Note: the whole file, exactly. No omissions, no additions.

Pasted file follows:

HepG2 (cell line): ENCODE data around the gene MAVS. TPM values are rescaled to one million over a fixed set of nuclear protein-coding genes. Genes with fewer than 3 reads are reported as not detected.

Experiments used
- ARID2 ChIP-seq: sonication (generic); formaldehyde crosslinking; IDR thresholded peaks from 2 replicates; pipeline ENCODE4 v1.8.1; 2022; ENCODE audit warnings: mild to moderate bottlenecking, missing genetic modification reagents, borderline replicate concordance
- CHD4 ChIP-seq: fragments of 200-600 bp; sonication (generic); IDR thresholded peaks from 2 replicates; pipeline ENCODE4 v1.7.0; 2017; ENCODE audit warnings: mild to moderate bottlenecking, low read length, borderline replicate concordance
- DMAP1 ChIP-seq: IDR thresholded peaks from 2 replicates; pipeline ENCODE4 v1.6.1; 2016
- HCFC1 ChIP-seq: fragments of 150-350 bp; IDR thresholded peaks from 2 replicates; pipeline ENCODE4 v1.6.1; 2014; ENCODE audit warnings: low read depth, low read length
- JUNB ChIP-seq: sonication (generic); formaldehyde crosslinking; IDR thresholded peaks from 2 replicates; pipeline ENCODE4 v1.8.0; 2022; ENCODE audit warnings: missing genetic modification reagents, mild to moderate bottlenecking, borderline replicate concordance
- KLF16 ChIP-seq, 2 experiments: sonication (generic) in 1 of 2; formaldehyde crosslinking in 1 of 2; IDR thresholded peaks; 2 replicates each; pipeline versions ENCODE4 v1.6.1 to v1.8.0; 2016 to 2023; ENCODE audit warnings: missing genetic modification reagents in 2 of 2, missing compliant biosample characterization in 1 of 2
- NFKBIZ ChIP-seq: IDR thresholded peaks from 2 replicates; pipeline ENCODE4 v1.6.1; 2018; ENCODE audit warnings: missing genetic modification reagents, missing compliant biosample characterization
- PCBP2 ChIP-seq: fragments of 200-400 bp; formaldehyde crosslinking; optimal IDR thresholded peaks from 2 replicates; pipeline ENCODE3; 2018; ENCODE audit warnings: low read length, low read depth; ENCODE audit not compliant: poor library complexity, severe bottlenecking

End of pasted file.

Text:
HepG2 (cell line): ENCODE data around the gene MAVS. TPM values are rescaled to one million over a fixed set of nuclear protein-coding genes. Genes with fewer than 3 reads are reported as not detected.

Experiments used
- ARID2 ChIP-seq: sonication (generic); formaldehyde crosslinking; IDR thresholded peaks from 2 replicates; pipeline ENCODE4 v1.8.1; 2022; ENCODE audit warnings: mild to moderate bottlenecking, missing genetic modification reagents, borderline replicate concordance
- CHD4 ChIP-seq: fragments of 200-600 bp; sonication (generic); IDR thresholded peaks from 2 replicates; pipeline ENCODE4 v1.7.0; 2017; ENCODE audit warnings: mild to moderate bottlenecking, low read length, borderline replicate concordance
- DMAP1 ChIP-seq: IDR thresholded peaks from 2 replicates; pipeline ENCODE4 v1.6.1; 2016
- HCFC1 ChIP-seq: fragments of 150-350 bp; IDR thresholded peaks from 2 replicates; pipeline ENCODE4 v1.6.1; 2014; ENCODE audit warnings: low read depth, low read length
- JUNB ChIP-seq: sonication (generic); formaldehyde crosslinking; IDR thresholded peaks from 2 replicates; pipeline ENCODE4 v1.8.0; 2022; ENCODE audit warnings: missing genetic modification reagents, mild to moderate bottlenecking, borderline replicate concordance
- KLF16 ChIP-seq, 2 experiments: sonication (generic) in 1 of 2; formaldehyde crosslinking in 1 of 2; IDR thresholded peaks; 2 replicates each; pipeline versions ENCODE4 v1.6.1 to v1.8.0; 2016 to 2023; ENCODE audit warnings: missing genetic modification reagents in 2 of 2, missing compliant biosample characterization in 1 of 2
- NFKBIZ ChIP-seq: IDR thresholded peaks from 2 replicates; pipeline ENCODE4 v1.6.1; 2018; ENCODE audit warnings: missing genetic modification reagents, missing compliant biosample characterization
- PCBP2 ChIP-seq: fragments of 200-400 bp; formaldehyde crosslinking; optimal IDR thresholded peaks from 2 replicates; pipeline ENCODE3; 2018; ENCODE audit warnings: low read length, low read depth; ENCODE audit not compliant: poor library complexity, severe bottlenecking